Estimation and Hypothesis Testing

**Class
meetings: **Monday and Wednesday 2-3:15pm in
Hanes 125.

**Prerequisites:
**Working
knowledge of theoretical statistics and measure
theoretic probability at the introductory graduate
level. Basic real analysis and
linear algebra.** **

**Registration:
**Enrollment and registration for the course
is handled online. ** **

**Instructor:
**Andrew B. Nobel, Department of Statistics
and Operations Research

**Office:
**Hanes 308 **Phone: **919-962-1352.

**Office
Hours: **TBA

Course Overview:
STOR 755 is a PhD level course covering advanced
topics in statistical inference. The course is
appropriate for graduate students in Statistics,
Biostatistics and related fields of study. The
focus of the course is theoretical, emphasizing both
general results and the mathematical techniques
underlying their proof. Topics will be presented
in a detailed, mathematically rigorous fashion, and will
be as self-contained as the material allows. We
will cover asymptotic and non-asmptotic results,
with an emphasis on non-parametric problems.

**
Texts: **There is no primary text for the
course. Some of the initial material is covered in
the book "Asymptotic Statistics" by Aad van der Vaart
and the book. Other material will be drawn from
tutorials, surveys, and research monographs.

**
Tentative Syllabus: **The course
will cover a broad range of topics, covering theoretical
tools of importance and broad applicability in modern
theoretical statistics. We will emphasize results
whose proofs illustrate techniques of general
importance. The following is a unordered,
tentative list of topics. The final list will
depend on available time and, to some extent, student
preferences.

The Glivenko-Cantelli
theorem

The multivariate
delta method

Sample percentiles:
consistency and CLTs via the Bahadur representation

Consistency and asymptotic normality of M and Z estimators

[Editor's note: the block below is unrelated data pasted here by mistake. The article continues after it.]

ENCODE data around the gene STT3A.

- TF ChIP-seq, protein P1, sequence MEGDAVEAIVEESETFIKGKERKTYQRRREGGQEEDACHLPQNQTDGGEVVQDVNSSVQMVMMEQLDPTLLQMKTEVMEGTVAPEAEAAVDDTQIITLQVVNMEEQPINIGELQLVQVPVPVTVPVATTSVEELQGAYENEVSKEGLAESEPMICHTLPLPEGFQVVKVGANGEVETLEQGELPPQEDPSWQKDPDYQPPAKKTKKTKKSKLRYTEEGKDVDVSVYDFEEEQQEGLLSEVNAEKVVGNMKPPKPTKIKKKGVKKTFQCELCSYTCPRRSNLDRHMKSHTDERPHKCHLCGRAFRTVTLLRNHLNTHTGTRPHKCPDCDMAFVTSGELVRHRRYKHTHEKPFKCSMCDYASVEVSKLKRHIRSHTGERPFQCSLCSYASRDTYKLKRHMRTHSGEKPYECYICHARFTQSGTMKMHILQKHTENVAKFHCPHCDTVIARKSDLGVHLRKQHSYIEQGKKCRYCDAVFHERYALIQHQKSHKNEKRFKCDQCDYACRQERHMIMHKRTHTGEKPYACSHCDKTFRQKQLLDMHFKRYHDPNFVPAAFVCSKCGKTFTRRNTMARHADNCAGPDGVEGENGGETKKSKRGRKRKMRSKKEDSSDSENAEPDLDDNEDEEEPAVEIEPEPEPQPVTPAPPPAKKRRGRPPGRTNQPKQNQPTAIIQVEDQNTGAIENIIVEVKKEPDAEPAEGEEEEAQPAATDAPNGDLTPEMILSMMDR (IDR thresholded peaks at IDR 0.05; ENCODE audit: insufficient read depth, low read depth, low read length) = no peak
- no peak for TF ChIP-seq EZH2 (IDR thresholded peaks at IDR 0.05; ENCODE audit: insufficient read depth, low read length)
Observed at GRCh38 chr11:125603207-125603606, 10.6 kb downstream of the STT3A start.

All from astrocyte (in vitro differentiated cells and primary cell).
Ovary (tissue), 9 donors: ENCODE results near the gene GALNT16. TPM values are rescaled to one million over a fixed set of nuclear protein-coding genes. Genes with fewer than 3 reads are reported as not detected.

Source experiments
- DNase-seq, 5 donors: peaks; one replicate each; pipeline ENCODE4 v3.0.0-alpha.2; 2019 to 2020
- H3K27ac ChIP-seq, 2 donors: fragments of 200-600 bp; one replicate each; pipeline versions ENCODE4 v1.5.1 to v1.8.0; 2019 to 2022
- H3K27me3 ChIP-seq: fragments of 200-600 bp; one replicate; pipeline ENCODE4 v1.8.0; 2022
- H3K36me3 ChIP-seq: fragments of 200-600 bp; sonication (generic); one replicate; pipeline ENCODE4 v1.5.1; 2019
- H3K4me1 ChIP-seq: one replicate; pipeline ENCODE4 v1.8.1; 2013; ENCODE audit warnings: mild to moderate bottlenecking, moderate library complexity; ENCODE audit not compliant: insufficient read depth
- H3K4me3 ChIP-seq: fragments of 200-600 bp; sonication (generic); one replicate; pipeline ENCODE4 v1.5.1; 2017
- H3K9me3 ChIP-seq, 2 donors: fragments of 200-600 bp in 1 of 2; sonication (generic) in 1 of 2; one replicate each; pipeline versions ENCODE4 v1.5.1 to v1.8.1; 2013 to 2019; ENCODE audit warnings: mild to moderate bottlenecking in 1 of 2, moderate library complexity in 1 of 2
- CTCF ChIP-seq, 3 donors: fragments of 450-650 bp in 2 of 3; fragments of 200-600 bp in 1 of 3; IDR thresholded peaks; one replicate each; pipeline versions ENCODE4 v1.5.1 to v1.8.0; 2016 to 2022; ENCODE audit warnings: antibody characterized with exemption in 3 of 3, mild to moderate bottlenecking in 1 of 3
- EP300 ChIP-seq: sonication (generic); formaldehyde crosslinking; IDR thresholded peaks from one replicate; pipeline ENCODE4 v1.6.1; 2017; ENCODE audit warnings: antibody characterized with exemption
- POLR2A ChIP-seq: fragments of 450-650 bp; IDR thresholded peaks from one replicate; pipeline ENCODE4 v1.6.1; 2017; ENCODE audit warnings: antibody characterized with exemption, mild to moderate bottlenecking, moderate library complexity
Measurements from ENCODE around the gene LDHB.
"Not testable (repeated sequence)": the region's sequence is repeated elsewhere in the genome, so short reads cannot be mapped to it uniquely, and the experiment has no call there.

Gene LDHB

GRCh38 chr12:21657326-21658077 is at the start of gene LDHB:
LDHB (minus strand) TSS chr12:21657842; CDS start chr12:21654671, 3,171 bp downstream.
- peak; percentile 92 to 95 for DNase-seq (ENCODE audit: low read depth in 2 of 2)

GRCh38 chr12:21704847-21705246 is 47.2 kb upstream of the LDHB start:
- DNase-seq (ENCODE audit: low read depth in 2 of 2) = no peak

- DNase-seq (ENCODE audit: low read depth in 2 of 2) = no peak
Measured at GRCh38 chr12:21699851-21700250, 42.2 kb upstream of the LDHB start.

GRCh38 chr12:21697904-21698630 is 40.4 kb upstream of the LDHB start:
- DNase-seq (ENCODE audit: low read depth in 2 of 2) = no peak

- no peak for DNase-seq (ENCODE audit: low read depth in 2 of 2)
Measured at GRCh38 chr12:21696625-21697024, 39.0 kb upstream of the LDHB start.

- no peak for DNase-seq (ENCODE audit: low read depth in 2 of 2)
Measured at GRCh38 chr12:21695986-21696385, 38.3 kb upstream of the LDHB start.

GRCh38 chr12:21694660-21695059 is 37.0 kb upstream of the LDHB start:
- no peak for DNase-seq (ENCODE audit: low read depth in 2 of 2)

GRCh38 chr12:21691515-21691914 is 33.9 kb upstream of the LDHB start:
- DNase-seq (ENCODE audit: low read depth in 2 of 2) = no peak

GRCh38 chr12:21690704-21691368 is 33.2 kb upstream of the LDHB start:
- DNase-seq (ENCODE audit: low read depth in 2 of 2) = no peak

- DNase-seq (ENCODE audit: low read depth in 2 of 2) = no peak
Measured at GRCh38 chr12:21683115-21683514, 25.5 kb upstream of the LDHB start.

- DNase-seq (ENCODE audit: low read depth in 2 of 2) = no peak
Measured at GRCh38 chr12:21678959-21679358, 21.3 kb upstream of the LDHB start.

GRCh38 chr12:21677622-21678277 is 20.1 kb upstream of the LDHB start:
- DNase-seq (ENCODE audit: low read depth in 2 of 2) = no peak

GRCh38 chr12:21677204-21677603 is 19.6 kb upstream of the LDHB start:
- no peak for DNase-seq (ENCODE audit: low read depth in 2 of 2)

U-statistics (one and two sample): asymptotic normality

Basic concentration
inequalities for bounded and Gaussian random variables

Interpolation and
comparison theorems for Gaussian random variables

Stein's method for normal
approximation. Berry-Esseen theorems

The Vapnik-Chervonenkis
inequality and the VC dimension

Overview of some basic
results concerning chaining and empirical process
theory

**Prerequisites:**
Students should look over Chapter 2 of van der Vaart for
a review of prerequisite material for the course.
Additional material can be found in Chapter 1 of

**Grading:
**Reading assignments and homework
problems will be set periodically throughout the
semester. In addition, students will be asked to
read and offer written or oral comments on a paper in
the literature. More details on the project will
be provided later in the semester.

Other sources:

"Statistical Inference", Second Edition, by G. Casella and R.L. Berger, Duxbury, 2002.

"Mathematical
Statistics", Second Edition, by P.J. Bickel and K.A.
Doksum, Prentice Hall, 2001.

"Combinatorial
Methods in Density Estimation", by L. Devroye and G.
Lugosi, Springer, 2001.

"Probability
and Measure", Third Edition, by P. Billingsley, Wiley,
1995.

"Multivariate Analysis", by K.V. Mardia, J.T. Kent and
J.M. Bibby, Academic Press, 1979.

"The Cauchy-Schwartz Master Class'', J.M. Steele,
Cambridge, 2004.

"Principles of Mathematical Analysis", Third Edition, by
W. Rudin, McGraw Hill. (This book is a good reference
for real analysis.)

Jon Wellner at U.W. Seattle has extensive lecture notes
on theoretical statistics available on his web page.

**Honor
Code: **Students are expected to adhere to the UNC
honor code at all times.